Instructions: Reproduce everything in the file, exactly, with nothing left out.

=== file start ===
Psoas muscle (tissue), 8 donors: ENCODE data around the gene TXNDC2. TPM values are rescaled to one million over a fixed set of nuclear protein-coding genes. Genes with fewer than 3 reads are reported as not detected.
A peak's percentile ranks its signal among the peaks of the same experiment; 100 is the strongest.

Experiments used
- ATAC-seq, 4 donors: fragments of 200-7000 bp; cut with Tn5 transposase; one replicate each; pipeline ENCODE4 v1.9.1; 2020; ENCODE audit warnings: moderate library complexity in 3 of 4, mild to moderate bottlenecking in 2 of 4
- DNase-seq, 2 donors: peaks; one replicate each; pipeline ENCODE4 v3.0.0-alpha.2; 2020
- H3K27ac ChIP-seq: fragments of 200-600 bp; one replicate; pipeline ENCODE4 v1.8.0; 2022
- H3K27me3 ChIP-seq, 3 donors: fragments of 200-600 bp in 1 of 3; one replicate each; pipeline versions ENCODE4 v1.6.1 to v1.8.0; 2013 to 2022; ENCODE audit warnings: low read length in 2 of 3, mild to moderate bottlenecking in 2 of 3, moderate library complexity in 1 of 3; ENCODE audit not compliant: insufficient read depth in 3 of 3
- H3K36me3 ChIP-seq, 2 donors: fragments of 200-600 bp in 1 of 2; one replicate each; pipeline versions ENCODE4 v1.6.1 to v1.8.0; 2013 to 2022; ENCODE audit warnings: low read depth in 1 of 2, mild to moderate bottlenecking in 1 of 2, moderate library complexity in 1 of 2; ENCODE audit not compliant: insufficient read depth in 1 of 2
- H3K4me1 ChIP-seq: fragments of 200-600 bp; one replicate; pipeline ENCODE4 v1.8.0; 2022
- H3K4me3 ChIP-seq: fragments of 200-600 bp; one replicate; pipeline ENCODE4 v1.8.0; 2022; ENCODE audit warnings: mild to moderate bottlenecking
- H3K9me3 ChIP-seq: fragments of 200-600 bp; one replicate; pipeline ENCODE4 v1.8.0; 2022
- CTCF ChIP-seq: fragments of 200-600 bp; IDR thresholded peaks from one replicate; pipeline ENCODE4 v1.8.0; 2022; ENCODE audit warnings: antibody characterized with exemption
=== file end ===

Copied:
Psoas muscle (tissue), 8 donors: ENCODE data around the gene TXNDC2. TPM values are rescaled to one million over a fixed set of nuclear protein-coding genes. Genes with fewer than 3 reads are reported as not detected.
A peak's percentile ranks its signal among the peaks of the same experiment; 100 is the strongest.

Experiments used
- ATAC-seq, 4 donors: fragments of 200-7000 bp; cut with Tn5 transposase; one replicate each; pipeline ENCODE4 v1.9.1; 2020; ENCODE audit warnings: moderate library complexity in 3 of 4, mild to moderate bottlenecking in 2 of 4
- DNase-seq, 2 donors: peaks; one replicate each; pipeline ENCODE4 v3.0.0-alpha.2; 2020
- H3K27ac ChIP-seq: fragments of 200-600 bp; one replicate; pipeline ENCODE4 v1.8.0; 2022
- H3K27me3 ChIP-seq, 3 donors: fragments of 200-600 bp in 1 of 3; one replicate each; pipeline versions ENCODE4 v1.6.1 to v1.8.0; 2013 to 2022; ENCODE audit warnings: low read length in 2 of 3, mild to moderate bottlenecking in 2 of 3, moderate library complexity in 1 of 3; ENCODE audit not compliant: insufficient read depth in 3 of 3
- H3K36me3 ChIP-seq, 2 donors: fragments of 200-600 bp in 1 of 2; one replicate each; pipeline versions ENCODE4 v1.6.1 to v1.8.0; 2013 to 2022; ENCODE audit warnings: low read depth in 1 of 2, mild to moderate bottlenecking in 1 of 2, moderate library complexity in 1 of 2; ENCODE audit not compliant: insufficient read depth in 1 of 2
- H3K4me1 ChIP-seq: fragments of 200-600 bp; one replicate; pipeline ENCODE4 v1.8.0; 2022
- H3K4me3 ChIP-seq: fragments of 200-600 bp; one replicate; pipeline ENCODE4 v1.8.0; 2022; ENCODE audit warnings: mild to moderate bottlenecking
- H3K9me3 ChIP-seq: fragments of 200-600 bp; one replicate; pipeline ENCODE4 v1.8.0; 2022
- CTCF ChIP-seq: fragments of 200-600 bp; IDR thresholded peaks from one replicate; pipeline ENCODE4 v1.8.0; 2022; ENCODE audit warnings: antibody characterized with exemption